McMaster’s is helping raise awareness of the importance of regular blood pressure monitoring.

McMaster’s Department of Family Medicine is helping raise awareness of the importance of regular blood pressure monitoring.

A recently launched "Community Hypertension Awareness Program" (CHAP) is 'closing the loop' between health promotion activities in the community, and clinical care by family doctors.

Steady attendance at the ‘CHAP’ blood pressure sessions reveals that many older adults are interested in having their blood pressure measured and their cardiovascular risk factors recorded and sent to their family doctor, according to Janusz Kaczorowski, research director in the Department of Family Medicine. To date, more than 600 Grimsby-area residents have attended sessions for blood pressure monitoring and cardiovascular risk assessment in local pharmacies.

Grimsby/Lincoln/West Lincoln is one site of this community-wide cardiovascular health promotion program funded in part by the Ontario Ministry of Health and Long-Term Care as part of the province’s Stroke Strategy. The program is an initiative of the McMaster’s Department of Family Medicine, the Élisabeth Bruyère Research Institute in Ottawa, the Kidney Foundation of Canada, and the Team for Individualizing Pharmacotherapy in Primary Care for Seniors.

"The goal is to raise awareness of the health problems associated with high blood pressure and other cardiovascular risk factors and the importance of monitoring blood pressure regularly, especially for older adults," says Kaczorowski. "The core of the program is the feedback of accurate information collected at pharmacy sessions to family doctors so that it can assist in the care of individual patients."

Nearly all family doctors and pharmacists in the Grimsby, Beamsville and Smithville are involved in the program, also taking place in Brockville, Ontario. Some attendees were invited to attend sessions in a personalized invitation letter from their family doctor, or a flyer provided at an office visit, but many heard about the program through media advertising and word of mouth.

Hypertension increases the risk of heart disease, stroke, kidney disease and Alzheimer’s disease. Early diagnosis and control of high blood pressure can reduce the risk of these problems.

"The CHAP program is a way for community residents, especially older adults, to have their blood pressure measured with an accurate, automated device, the BPM-TRU, in a familiar setting," Kaczorowski says. "Since some people experience elevated blood pressure when they visit the doctor's office, a condition called "white-coat hypertension", community based monitoring can help doctors get a more accurate picture of blood pressure when measured outside the office. Others might suffer from a condition called "masked hypertension", where their blood pressure appears to be normal when measured in the doctor’s office but is elevated otherwise."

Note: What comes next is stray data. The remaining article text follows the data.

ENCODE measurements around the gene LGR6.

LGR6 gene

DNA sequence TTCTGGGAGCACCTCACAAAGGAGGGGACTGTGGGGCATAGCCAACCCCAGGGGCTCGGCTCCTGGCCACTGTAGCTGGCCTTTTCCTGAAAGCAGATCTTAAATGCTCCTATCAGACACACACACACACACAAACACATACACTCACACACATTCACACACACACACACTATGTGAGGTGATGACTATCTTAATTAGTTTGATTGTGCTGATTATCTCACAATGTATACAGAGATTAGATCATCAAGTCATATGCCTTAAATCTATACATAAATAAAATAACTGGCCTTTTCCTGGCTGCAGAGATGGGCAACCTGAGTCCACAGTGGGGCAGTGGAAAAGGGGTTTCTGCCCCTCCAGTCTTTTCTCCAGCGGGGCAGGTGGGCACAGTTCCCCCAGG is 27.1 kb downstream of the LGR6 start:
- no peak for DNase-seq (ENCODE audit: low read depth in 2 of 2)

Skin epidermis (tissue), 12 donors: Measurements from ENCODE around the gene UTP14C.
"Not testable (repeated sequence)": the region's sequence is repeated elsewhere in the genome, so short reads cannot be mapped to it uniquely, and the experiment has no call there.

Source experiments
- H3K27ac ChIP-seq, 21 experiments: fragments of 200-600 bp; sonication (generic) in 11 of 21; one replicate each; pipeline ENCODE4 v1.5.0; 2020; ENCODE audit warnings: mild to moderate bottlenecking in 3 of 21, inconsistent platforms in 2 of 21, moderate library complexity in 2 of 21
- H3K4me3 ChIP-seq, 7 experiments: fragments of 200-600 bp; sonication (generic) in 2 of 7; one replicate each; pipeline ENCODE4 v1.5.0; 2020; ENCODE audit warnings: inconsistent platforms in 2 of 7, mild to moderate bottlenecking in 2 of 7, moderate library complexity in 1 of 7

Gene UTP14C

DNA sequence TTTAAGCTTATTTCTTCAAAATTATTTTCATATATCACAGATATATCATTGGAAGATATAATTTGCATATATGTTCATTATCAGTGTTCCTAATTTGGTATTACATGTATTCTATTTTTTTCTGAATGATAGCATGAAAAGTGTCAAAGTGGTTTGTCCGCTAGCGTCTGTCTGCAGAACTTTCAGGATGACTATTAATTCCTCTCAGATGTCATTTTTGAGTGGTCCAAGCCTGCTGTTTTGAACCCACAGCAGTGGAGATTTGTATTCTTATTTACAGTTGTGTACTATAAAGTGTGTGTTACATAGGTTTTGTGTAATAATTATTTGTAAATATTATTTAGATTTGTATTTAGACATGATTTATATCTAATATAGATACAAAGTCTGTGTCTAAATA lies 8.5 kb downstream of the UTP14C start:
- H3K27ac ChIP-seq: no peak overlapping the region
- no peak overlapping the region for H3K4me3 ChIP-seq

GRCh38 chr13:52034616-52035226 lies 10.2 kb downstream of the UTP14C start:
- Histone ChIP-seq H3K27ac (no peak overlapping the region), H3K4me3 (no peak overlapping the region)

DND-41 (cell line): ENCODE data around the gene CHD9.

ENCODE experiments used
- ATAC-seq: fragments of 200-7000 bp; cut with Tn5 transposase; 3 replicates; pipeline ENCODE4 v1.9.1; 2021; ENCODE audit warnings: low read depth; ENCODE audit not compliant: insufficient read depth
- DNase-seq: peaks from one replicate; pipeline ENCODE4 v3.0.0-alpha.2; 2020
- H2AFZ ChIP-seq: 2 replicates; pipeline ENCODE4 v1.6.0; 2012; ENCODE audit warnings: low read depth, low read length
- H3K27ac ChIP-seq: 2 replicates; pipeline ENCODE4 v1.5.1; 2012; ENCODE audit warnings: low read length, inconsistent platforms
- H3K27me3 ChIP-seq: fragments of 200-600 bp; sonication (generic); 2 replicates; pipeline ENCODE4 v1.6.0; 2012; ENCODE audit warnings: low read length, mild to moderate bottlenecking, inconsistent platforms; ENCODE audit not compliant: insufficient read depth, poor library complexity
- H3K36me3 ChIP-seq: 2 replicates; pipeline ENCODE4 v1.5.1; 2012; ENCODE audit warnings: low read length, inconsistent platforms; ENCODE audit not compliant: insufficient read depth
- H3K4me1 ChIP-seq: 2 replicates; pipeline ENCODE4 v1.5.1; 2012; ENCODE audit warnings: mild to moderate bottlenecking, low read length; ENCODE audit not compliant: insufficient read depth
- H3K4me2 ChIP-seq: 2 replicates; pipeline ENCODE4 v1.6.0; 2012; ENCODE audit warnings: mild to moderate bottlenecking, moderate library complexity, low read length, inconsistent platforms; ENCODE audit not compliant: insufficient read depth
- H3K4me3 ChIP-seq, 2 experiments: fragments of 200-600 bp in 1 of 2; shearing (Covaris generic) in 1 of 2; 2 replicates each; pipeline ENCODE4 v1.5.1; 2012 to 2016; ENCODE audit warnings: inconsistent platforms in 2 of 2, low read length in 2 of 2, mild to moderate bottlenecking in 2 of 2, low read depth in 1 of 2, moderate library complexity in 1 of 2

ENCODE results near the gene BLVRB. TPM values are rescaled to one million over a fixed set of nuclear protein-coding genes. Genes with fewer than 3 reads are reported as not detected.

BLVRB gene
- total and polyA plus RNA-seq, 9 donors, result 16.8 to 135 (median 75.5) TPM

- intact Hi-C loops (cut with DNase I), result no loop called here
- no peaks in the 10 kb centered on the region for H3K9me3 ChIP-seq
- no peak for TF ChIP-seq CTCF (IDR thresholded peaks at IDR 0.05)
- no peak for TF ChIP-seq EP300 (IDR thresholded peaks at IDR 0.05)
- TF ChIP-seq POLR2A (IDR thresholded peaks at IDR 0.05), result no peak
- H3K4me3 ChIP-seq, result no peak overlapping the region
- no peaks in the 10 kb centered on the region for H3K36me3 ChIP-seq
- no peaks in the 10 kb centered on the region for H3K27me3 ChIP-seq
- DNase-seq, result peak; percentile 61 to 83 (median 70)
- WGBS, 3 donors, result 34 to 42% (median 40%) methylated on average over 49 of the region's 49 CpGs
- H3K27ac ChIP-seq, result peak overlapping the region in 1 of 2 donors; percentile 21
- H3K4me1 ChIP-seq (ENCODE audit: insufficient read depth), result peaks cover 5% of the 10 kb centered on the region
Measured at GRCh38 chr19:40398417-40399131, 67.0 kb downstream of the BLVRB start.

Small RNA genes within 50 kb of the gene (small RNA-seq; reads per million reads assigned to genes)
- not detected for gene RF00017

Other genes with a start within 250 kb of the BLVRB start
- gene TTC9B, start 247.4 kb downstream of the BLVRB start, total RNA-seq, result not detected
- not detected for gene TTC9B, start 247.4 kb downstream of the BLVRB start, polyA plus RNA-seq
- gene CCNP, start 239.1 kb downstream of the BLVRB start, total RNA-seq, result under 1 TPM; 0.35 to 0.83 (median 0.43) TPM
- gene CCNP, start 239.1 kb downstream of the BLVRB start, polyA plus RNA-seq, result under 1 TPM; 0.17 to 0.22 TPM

At the sessions, trained local volunteers help participants to measure their blood pressure, record the reading, and complete a checklist of other cardiovascular risk factors. These results are then sent to the participant’s family doctor, and can also be sent to his or her regular pharmacist. Participants also take home a copy of their results, and have the option of using a personal ID and password to access their results on the Web.

Information is available on blood pressure, conditions associated with the elevated blood pressure and local resources for lifestyle modification to lower the risk of cardiovascular disease.

The program is in week six of 10, continuing to the end of May. Schedules are available to pick up in pharmacies and family doctors’ offices, and are printed in the local newspaper. Since several blood pressure readings are better than one, multiple visits are encouraged. Program staff and volunteers are hoping to have more than 3,000 visits to the sessions in April and May. If interest remains high, the program may be extended. The program team is exploring expansion to more communities.

For more information about the program, visit or contact Janusz Kaczorowski at 905-521-2100 ext. 76198 or Tina Karwalajtys at 905-521-2100 x76189.


The opinions expressed here are the views of the writer and do not necessarily reflect the views and opinions of News Medical.
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